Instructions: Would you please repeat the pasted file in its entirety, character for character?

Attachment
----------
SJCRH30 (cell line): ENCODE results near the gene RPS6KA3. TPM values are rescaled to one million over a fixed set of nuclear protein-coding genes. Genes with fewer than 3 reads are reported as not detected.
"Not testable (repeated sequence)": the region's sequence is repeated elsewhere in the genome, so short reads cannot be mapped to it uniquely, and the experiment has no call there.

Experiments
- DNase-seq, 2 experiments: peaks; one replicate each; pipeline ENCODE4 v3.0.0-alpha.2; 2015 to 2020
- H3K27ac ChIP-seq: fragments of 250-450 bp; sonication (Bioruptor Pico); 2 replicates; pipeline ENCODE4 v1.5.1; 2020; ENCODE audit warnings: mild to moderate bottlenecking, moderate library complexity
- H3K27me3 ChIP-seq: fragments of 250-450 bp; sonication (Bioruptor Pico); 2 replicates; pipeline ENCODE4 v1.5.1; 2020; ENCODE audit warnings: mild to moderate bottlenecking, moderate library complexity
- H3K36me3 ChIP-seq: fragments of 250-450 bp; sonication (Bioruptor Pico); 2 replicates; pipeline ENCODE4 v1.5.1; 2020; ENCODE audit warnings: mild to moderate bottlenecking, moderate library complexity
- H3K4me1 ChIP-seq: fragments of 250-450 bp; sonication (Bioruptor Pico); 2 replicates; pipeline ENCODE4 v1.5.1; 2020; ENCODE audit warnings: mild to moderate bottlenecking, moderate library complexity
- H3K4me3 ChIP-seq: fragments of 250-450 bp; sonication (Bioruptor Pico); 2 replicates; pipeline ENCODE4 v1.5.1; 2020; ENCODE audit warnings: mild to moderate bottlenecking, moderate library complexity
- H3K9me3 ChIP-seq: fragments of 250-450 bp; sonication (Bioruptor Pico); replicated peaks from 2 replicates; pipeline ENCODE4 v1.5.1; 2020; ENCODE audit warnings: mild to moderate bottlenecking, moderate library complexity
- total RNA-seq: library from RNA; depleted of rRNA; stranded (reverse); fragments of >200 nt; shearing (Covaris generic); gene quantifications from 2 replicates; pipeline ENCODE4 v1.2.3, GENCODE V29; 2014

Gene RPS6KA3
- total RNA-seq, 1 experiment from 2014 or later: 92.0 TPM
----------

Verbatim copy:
SJCRH30 (cell line): ENCODE results near the gene RPS6KA3. TPM values are rescaled to one million over a fixed set of nuclear protein-coding genes. Genes with fewer than 3 reads are reported as not detected.
"Not testable (repeated sequence)": the region's sequence is repeated elsewhere in the genome, so short reads cannot be mapped to it uniquely, and the experiment has no call there.

Experiments
- DNase-seq, 2 experiments: peaks; one replicate each; pipeline ENCODE4 v3.0.0-alpha.2; 2015 to 2020
- H3K27ac ChIP-seq: fragments of 250-450 bp; sonication (Bioruptor Pico); 2 replicates; pipeline ENCODE4 v1.5.1; 2020; ENCODE audit warnings: mild to moderate bottlenecking, moderate library complexity
- H3K27me3 ChIP-seq: fragments of 250-450 bp; sonication (Bioruptor Pico); 2 replicates; pipeline ENCODE4 v1.5.1; 2020; ENCODE audit warnings: mild to moderate bottlenecking, moderate library complexity
- H3K36me3 ChIP-seq: fragments of 250-450 bp; sonication (Bioruptor Pico); 2 replicates; pipeline ENCODE4 v1.5.1; 2020; ENCODE audit warnings: mild to moderate bottlenecking, moderate library complexity
- H3K4me1 ChIP-seq: fragments of 250-450 bp; sonication (Bioruptor Pico); 2 replicates; pipeline ENCODE4 v1.5.1; 2020; ENCODE audit warnings: mild to moderate bottlenecking, moderate library complexity
- H3K4me3 ChIP-seq: fragments of 250-450 bp; sonication (Bioruptor Pico); 2 replicates; pipeline ENCODE4 v1.5.1; 2020; ENCODE audit warnings: mild to moderate bottlenecking, moderate library complexity
- H3K9me3 ChIP-seq: fragments of 250-450 bp; sonication (Bioruptor Pico); replicated peaks from 2 replicates; pipeline ENCODE4 v1.5.1; 2020; ENCODE audit warnings: mild to moderate bottlenecking, moderate library complexity
- total RNA-seq: library from RNA; depleted of rRNA; stranded (reverse); fragments of >200 nt; shearing (Covaris generic); gene quantifications from 2 replicates; pipeline ENCODE4 v1.2.3, GENCODE V29; 2014

Gene RPS6KA3
- total RNA-seq, 1 experiment from 2014 or later: 92.0 TPM